Meet Our Members – Korea Zero Waste Movement Network
Showing the world that Zero Waste is possible
Interview with the Korea Zero Waste Movement Network team
The Korea Zero Waste Movement Network started with 31 grassroots organizations in Seoul way back in 1997. It has then expanded to a national network with 180 organizations including environment, citizens, and women’s movement. The key role of KZWMN is pushing for alternative policies on waste and supporting ecological waste treatment like recycling systems.
The KZWMN has shown a lot of successful activities through its 180 grassroot NGO network which helped the expansion of Zero Waste movement starting with local communities. One of the biggest achievements of the KZWMN is its role in reducing more than 3 billion dollars in the national budget through its campaign on decreasing use of disposable products, reduction of packing papers, and reduction of food garbage. According to Mi-hwa Kim, KZWMN Chair who has been with the Network for 20 years, “our work will never stop until we reach our goal of an ecological society.”
Below is an excerpt of the interview with the team.
What are KZWMN’s top priorities?
As a specialized organization focused on waste problems, the KZWMN key roles include: (a) giving critical advice to the waste policies of the government and observing the waste management practices of entrepreneurs, both activities aim to prevent misuse of resources, (b) making sure that the global civil society reinforce global environmental cooperation, and (c) making efforts to achieve a sustainable recycling society by bridging the citizens and the government to work together.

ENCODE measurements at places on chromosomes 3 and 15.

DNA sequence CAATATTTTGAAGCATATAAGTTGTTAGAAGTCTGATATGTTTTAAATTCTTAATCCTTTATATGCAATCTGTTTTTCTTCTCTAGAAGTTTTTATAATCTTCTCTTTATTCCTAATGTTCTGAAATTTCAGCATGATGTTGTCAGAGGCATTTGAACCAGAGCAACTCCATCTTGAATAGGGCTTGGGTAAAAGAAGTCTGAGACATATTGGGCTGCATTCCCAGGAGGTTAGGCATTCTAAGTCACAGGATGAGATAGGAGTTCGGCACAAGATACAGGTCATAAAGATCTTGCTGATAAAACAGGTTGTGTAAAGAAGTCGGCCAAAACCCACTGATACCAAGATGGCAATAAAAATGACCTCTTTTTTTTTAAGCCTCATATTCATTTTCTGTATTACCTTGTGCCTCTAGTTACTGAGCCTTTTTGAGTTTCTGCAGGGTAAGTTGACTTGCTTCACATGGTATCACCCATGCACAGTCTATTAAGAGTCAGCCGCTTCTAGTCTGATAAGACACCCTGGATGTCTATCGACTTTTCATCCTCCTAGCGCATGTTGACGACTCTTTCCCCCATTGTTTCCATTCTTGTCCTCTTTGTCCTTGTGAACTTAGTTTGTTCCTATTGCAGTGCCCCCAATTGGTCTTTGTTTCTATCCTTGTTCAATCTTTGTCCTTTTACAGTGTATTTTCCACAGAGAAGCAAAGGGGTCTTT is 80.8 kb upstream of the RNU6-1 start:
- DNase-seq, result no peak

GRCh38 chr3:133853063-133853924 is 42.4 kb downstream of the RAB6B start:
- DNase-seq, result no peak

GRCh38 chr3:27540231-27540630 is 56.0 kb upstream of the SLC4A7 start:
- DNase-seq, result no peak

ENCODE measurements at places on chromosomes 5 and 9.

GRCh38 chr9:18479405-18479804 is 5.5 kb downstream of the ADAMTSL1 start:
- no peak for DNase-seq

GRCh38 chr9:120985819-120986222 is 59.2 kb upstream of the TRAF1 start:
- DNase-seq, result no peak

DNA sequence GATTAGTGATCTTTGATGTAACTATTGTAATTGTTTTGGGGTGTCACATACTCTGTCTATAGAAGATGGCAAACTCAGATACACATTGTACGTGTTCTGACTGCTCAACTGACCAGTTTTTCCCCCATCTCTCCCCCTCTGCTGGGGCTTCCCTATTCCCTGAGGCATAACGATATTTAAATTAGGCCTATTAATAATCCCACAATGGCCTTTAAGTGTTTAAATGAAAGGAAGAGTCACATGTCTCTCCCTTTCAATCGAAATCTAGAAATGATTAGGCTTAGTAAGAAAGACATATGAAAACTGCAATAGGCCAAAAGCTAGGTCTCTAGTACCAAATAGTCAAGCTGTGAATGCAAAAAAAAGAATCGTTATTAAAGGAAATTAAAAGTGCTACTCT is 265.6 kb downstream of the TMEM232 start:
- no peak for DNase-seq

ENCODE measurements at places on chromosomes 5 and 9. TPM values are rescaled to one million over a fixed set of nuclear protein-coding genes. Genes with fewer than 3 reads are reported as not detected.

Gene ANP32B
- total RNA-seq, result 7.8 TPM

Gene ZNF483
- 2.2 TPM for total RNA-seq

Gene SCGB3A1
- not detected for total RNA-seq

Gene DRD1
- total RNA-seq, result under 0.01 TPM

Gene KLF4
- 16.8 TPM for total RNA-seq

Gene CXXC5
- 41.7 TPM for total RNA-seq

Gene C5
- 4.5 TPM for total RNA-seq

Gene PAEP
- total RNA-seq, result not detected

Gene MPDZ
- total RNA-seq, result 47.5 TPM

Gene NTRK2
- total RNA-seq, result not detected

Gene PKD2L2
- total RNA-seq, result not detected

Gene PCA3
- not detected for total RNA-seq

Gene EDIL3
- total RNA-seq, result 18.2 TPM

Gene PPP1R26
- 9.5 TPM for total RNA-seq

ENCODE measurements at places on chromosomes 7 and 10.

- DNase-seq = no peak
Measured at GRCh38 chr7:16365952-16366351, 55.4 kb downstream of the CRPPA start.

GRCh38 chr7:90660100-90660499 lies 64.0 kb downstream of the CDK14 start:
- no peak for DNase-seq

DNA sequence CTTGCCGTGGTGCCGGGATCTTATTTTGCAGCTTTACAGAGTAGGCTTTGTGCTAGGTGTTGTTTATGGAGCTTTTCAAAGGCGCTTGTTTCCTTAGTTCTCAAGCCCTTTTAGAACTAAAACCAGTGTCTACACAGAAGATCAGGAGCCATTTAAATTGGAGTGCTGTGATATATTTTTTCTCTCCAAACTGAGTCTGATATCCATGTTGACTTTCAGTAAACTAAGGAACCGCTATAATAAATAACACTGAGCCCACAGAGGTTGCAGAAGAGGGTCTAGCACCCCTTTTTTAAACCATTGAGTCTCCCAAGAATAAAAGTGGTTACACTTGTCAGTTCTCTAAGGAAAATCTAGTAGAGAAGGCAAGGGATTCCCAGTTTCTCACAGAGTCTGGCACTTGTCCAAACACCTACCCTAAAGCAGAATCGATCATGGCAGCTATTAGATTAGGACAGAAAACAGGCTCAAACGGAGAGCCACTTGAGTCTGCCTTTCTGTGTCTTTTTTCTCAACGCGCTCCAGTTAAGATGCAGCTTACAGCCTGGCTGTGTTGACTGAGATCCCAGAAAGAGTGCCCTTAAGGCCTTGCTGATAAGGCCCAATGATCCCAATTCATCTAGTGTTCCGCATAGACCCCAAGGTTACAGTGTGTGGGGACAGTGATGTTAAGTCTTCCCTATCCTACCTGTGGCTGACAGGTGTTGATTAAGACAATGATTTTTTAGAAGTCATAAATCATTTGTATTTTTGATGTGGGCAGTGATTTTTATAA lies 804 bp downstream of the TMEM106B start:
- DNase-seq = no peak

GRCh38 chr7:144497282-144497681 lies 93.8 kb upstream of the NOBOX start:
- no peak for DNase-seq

What are the main ongoing campaigns of KZWMN?
We work on Zero Waste policies which involve monitoring of single-use plastic (SUP) cups reduction in fast foods and cafés and SUP bags in markets. We also prepare policies for the establishment of Zero Waste shops, policy proposals for the improvement of the food culture which includes research and consultation, policy proposal for waste disposal units, regulatory policy for packaging and repackaging and reducing packaging for all materials, and policy proposals for pilot projects on separation of colorless plastic bottles. We also monitor deposits for empty glass bottle containers and handling fee management systems.
KZWMN helped push the government policy mandating 35% reduction in disposable products by 2022. The government’s plan will prohibit paper cups in cafés and food stores and plastic bags in stores, supermarkets, retailers, and bakeries by 2022 and in all industries by 2030. It also includes prohibition of single-use spoons and chopsticks in food deliveries by 2021 and containers that are difficult to replace are converted into eco-friendly materials or reused. In funeral halls, all single-use cups and containers will be disallowed by 2021. Government offices have prohibited umbrella plastic covers in 2020 and will prohibit it in large stores by 2022. Single-use straws will be prohibited by 2022. In lodging businesses with 50 or more rooms, there will be no provision of single-use bath products (shaving machines, shampoo, conditioner, toothbrush.) by 2022 and by 2024, this policy will apply to all lodging businesses.
On top of our work on Zero Waste policies, we also conduct Zero Waste education for the youth. We engage them in campaigns and environmental monitoring activities. In the past, we have worked with around 50 schools and 4,300 participants both face-to-face and online. We also provide trainings to other environmental groups and to teachers.
We are very active too in regional activities. There are 5 regions and 53 organizations across the country who promote Zero Waste through education, campaigns, and modelling. We now have Zero Waste tourist attractions, No Plastic Zones Universities, No Plastic Festivals, and Zero Waste markets across the country. We establish models to spread a culture of Zero Waste and no to SUPs.
We also conduct Zero Waste activities with corporations such as the KZWMN-P&G Korea signages that encourage environment-friendly practices. We collaborate with them on programs to continue the Zero Waste work. Visit https://www.instagram.com/eco__mate/ and https://www.instagram.com/zerowaste_kzwmn/ to know more.